Internet users," said Rep. Eshoo.  "My proposal builds on last year's
efforts to reach a compromise on this issue by offering more
incentives for the online community to provide families with better
parental control technologies.

"I'm supportive of efforts to address this issue in the courts, but I
believe Congress also needs to offer a legislative solution.  Given
the political realities of the current Congress, I think OPCA offers
the most realistic way to settle this dispute in a timely and
effective manner."

The Online Parental Control Act of 1996:

        Replaces the "indecency" standard with a "harmful to minors"
        Establishes a definition for "harmful to minors;"
        Maintains the Communications Act of 1934's legal defenses
against liability for people who choose to give parents technology
that: 1) blocks or restricts access to online materials deemed obscene
or harmful to minors, and 2) restricts access to such materials
through adult access codes or credit card numbers;
        Adds two new defenses: 1) the use of labeling or segregating
systems to restrict access to online materials, such as systems
developed using the standards designed by the Platform for Internet
Content Selection project (PICS), and 2) the use of other systems that
serve the same function of the other defenses if they are as
reasonable, effective, and appropriate as blocking, adult access code,
and labeling technologies; and
        Protects providers or users of interactive computer services,
information content providers, and access software providers from
civil or criminal liability under state law for making available to
minors materials that are indecent or harmful to minors if they take
actions to qualify for the defenses mentioned above.

"I'd rather have Mom and Dad monitoring their children's online
viewing habits than the government," concluded Rep. Eshoo.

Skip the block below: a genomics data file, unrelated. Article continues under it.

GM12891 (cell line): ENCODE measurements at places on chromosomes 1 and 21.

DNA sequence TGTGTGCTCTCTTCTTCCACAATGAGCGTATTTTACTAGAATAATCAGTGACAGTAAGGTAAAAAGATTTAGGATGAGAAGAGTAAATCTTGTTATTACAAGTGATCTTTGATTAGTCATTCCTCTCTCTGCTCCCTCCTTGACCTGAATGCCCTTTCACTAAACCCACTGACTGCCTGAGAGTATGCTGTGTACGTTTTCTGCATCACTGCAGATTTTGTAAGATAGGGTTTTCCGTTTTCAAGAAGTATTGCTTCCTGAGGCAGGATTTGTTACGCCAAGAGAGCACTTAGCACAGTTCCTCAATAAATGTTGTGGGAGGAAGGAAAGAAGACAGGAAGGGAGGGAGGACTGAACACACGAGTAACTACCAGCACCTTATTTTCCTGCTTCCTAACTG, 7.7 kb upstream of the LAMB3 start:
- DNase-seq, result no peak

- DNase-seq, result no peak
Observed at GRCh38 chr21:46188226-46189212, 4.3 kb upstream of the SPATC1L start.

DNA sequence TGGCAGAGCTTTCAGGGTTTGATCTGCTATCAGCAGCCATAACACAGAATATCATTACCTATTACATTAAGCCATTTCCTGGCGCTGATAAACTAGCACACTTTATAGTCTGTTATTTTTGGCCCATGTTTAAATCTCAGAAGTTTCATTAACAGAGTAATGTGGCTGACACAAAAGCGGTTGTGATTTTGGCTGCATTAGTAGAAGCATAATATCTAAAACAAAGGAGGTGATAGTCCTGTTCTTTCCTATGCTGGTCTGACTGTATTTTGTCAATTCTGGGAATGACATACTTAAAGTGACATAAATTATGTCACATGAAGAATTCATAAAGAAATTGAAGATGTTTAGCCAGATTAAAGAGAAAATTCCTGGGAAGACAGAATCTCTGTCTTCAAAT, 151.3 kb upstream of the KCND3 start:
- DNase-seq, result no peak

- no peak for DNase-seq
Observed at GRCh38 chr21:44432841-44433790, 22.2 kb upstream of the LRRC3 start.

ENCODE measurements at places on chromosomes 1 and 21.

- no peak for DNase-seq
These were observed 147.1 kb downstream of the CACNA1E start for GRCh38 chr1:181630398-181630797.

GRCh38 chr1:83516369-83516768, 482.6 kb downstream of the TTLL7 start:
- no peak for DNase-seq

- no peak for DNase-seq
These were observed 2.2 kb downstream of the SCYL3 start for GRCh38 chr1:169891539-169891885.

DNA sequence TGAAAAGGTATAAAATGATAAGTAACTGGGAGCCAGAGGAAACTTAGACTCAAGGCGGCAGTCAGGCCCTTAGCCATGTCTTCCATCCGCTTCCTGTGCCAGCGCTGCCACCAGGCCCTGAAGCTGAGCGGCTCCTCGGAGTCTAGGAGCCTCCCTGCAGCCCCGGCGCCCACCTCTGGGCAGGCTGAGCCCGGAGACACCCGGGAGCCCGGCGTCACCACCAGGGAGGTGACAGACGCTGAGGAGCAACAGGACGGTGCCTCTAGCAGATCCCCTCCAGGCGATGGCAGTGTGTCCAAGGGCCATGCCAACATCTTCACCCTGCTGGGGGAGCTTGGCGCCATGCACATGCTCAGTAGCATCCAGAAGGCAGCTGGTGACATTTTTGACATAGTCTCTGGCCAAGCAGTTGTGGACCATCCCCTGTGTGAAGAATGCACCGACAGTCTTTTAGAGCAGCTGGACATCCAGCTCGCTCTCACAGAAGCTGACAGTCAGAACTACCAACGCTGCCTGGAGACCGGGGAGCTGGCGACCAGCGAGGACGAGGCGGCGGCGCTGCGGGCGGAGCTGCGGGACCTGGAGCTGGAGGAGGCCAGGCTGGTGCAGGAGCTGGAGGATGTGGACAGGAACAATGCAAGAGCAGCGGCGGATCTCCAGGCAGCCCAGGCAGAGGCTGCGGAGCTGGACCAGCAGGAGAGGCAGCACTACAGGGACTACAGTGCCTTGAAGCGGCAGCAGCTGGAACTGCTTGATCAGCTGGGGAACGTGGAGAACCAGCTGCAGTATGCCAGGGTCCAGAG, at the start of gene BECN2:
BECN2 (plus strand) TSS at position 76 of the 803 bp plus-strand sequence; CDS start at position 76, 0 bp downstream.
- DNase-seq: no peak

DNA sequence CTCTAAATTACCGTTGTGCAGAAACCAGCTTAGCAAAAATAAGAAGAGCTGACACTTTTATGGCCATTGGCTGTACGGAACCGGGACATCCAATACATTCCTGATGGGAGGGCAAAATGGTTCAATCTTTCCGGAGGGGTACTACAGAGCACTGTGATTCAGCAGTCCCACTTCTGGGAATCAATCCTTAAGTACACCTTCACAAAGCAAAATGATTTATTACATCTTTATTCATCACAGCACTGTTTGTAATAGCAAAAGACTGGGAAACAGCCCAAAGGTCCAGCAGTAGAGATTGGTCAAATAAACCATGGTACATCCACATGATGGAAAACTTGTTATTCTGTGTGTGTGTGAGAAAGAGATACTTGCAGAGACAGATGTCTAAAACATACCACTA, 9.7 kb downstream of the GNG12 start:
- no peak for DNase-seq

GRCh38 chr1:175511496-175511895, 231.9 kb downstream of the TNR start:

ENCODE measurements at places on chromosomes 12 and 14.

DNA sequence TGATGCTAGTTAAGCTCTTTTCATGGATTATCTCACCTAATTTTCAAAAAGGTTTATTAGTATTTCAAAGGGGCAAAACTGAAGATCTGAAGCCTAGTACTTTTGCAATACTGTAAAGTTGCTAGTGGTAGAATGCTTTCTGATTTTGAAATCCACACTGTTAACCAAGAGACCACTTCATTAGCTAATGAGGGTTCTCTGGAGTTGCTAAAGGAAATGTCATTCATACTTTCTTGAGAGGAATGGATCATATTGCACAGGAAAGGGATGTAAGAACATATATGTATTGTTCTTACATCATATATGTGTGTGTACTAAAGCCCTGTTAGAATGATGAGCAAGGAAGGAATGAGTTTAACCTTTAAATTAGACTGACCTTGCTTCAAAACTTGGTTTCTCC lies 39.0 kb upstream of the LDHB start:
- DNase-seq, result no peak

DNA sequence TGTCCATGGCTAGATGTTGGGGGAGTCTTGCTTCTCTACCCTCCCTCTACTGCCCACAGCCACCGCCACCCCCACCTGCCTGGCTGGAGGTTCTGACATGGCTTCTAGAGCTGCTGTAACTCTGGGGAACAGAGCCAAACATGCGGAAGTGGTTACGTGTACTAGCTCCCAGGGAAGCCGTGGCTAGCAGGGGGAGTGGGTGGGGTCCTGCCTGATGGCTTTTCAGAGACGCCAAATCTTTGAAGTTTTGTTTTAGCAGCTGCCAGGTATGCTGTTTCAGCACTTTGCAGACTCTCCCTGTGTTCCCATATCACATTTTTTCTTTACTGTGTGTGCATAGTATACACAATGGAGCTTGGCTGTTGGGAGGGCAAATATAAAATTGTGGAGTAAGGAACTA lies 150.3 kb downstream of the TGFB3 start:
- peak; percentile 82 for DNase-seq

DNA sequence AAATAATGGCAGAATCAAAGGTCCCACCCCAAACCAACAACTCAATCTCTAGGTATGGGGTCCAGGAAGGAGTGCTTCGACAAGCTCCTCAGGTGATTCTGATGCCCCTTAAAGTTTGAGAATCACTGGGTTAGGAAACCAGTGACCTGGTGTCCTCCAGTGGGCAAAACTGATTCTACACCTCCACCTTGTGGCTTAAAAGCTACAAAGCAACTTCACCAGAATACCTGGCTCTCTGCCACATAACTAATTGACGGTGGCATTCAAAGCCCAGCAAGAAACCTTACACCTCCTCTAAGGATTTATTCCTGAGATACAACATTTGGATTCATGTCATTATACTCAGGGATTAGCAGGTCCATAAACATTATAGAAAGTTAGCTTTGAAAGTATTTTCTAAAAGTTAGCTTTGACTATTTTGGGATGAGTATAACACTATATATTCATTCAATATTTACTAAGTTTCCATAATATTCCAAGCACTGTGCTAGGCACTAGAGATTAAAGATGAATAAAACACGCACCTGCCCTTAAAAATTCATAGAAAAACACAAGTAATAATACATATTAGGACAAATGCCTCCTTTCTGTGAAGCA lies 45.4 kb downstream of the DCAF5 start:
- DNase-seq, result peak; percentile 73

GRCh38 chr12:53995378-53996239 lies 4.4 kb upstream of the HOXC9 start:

"Technology offers the best opportunity for parents to manage what
their kids have access to, and the Online Parental Control Act
encourages those technologies to be developed more fully."

The "indecency" standard is a vague term that has been subject to
legal challenge by a wide range of free speech advocates and high
technology companies.  The broad nature of the "indecency" standard
means that it could lead to a prohibition on material such as classic
art like Michelangelo's David, classic literature like "Catcher In The
Rye," and frank discussions about birth control, sexuality, or disease
transmission. "Harmful to minors," on the other hand, already works
successfully in 48 states, more directly addresses speech that
actually harms children, and passes constitutional muster.

PICS is a cross-industry working group assembled under the auspices of
MIT's World Wide Web Consortium to develop an easy-to-use content
labeling and selection platform that empowers people worldwide to
selectively control online content they receive through personal
computers.  The Recreational Software Advisory Council recently
announced that it will soon implement a detailed voluntary ratings
system, using PICS standards, that will let computer users filter out
varying degrees of sex, violence, nudity, and foul language. 
Companies and groups supporting PICS include Apple, America Online,
AT&T, the Center for Democracy and Technology, CompuServe, IBM, France
Telecom, Prodigy, Providence Systems/Parental Guidance, Surf Watch
Software, and Time Warner Pathfinder.

For more information about the Online Parental Control Act of 1996,
please contact Lewis Roth at (202) 225-8104 or look on the Internet at